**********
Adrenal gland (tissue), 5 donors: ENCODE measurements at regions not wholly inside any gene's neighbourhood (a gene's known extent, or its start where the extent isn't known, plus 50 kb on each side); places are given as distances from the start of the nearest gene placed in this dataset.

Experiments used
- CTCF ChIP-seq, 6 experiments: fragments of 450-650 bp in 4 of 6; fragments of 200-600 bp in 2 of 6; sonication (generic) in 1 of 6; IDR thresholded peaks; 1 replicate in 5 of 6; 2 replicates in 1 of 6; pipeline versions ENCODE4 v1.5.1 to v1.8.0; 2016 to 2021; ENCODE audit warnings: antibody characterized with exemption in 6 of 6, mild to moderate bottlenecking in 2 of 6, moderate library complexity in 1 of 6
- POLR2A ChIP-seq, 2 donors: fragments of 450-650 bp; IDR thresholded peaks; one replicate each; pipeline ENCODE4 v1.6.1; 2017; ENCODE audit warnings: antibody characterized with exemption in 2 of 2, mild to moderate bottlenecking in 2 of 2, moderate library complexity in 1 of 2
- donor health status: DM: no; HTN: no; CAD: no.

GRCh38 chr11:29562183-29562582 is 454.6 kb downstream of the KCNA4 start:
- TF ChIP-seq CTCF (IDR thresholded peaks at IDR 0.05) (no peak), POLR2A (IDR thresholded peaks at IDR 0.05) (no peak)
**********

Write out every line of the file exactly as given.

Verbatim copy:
Adrenal gland (tissue), 5 donors: ENCODE measurements at regions not wholly inside any gene's neighbourhood (a gene's known extent, or its start where the extent isn't known, plus 50 kb on each side); places are given as distances from the start of the nearest gene placed in this dataset.

Experiments used
- CTCF ChIP-seq, 6 experiments: fragments of 450-650 bp in 4 of 6; fragments of 200-600 bp in 2 of 6; sonication (generic) in 1 of 6; IDR thresholded peaks; 1 replicate in 5 of 6; 2 replicates in 1 of 6; pipeline versions ENCODE4 v1.5.1 to v1.8.0; 2016 to 2021; ENCODE audit warnings: antibody characterized with exemption in 6 of 6, mild to moderate bottlenecking in 2 of 6, moderate library complexity in 1 of 6
- POLR2A ChIP-seq, 2 donors: fragments of 450-650 bp; IDR thresholded peaks; one replicate each; pipeline ENCODE4 v1.6.1; 2017; ENCODE audit warnings: antibody characterized with exemption in 2 of 2, mild to moderate bottlenecking in 2 of 2, moderate library complexity in 1 of 2
- donor health status: DM: no; HTN: no; CAD: no.

GRCh38 chr11:29562183-29562582 is 454.6 kb downstream of the KCNA4 start:
- TF ChIP-seq CTCF (IDR thresholded peaks at IDR 0.05) (no peak), POLR2A (IDR thresholded peaks at IDR 0.05) (no peak)